Jonathan Jordan: In Eisenhower’s case it worked out pretty well, because Ike had a very different role from Patton’s. Patton’s was to capture an area, to destroy an army. He had specific missions to accomplish. Eisenhower had to sort of work in a supervisory role. So they were able to get along pretty well, but there was always that army chain of command that they couldn’t escape from. Occasionally, Eisenhower would tell Patton, “Look, you’re shooting off at the mouth too much. You’re ruining your credibility by acting like you’re just spouting off when you and I both know you thought about these things, but you say them in a flippant way. So you need to work on that. Work on your approach. Have some more gravitas. Work on your image.” And Patton groused about that. He thought Eisenhower was getting a little bit big for his britches. He wrote to his wife Beatrice that … Patton said, “I think I can do a better job as supreme commander. But I certainly don’t want the job.”

That relationship was always going to be a little bit tense, but it also had some benefits. Because later on when Patton got into trouble for some things he had done or said, Eisenhower would be there to protect him, because he understood Patton’s strengths, and wanted to keep Patton in the fight. He would also, as Eisenhower told General George Marshall, “When it came to controlling Patton and tempering some of his more damaging attributes, I can be rougher with Patton than anybody else could without my having to ask for them to be fired and sent home. Because of our friendship, I can give him sort of the straight scoop.”

Brett McKay: Yeah. There was some definite really … Eisenhower giving Patton the big time straight scoop. There was that one moment I think, or was it after the incident where Patton slapped the guy in the hospital. And he was pretty much on the chopping block. Eisenhower summoned him to the office, and basically said, “Look, I’m going to give you one last chance.” And Patton just started crying. Gave Eisenhower a big hug.

Jonathan Jordan: Yeah. Eisenhower done that a number of times. He had kind of a standard procedure for what he called jacking up George Patton. Patton had slapped a couple of enlisted men in two different hospitals in Sicily who he thought were malingering. The idea of post-traumatic stress wasn’t really a concept that Patton understood, and so that got him in a lot of trouble. Eisenhower went to bat with Patton. The newspapers were going to report that, and basically sink Patton’s career. And Eisenhower sat down with a journalist and said, “Look, I’m not going to censure any story you choose to write, but I do want you to know that Patton is very, very valuable to the Allied war effort. We don’t have very many generals like him. So you can write the story, but I want you to know that it’s going to be damaging.” And Eisenhower had such a good way with the press. And the press were very patriotic people. They considered themselves Americans first and journalists second. And they said, “Eisenhower, if you tell us that it’s going to hurt the war effort for us to print this story about Patton slapping people around, then we’ll not only bury the story, we’ll deny it existed.” And so Eisenhower saved Patton’s scalp that time.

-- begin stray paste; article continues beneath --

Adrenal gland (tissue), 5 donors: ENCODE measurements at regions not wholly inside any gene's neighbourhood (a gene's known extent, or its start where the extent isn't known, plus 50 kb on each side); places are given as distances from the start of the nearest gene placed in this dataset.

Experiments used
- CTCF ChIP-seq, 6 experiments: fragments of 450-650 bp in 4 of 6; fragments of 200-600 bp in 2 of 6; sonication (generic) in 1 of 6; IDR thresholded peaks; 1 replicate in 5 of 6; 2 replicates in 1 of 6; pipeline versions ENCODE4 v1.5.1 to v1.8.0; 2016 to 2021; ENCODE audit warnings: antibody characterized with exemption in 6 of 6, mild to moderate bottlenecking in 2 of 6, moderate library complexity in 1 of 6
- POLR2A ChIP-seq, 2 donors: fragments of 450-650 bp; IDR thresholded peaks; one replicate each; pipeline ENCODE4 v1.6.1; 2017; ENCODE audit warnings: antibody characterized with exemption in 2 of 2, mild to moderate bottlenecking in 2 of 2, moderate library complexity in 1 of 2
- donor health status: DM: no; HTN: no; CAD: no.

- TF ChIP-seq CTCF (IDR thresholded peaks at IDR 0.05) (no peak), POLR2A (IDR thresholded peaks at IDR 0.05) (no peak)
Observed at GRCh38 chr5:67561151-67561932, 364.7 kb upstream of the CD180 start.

Then about six months later, Patton got into trouble again. He had made some comments about after the war, the Americans and the English would rule the world. He apparently said, “And the Russians.” But the reporter who was listening to him didn’t pick up that part of the comment. And that created a big uproar in the American newspapers. And again, Eisenhower had to basically put George up on the scaffold, put his head down on the block, and then give him a reprieve of execution. And he can do that because he recognized Patton’s value to the team.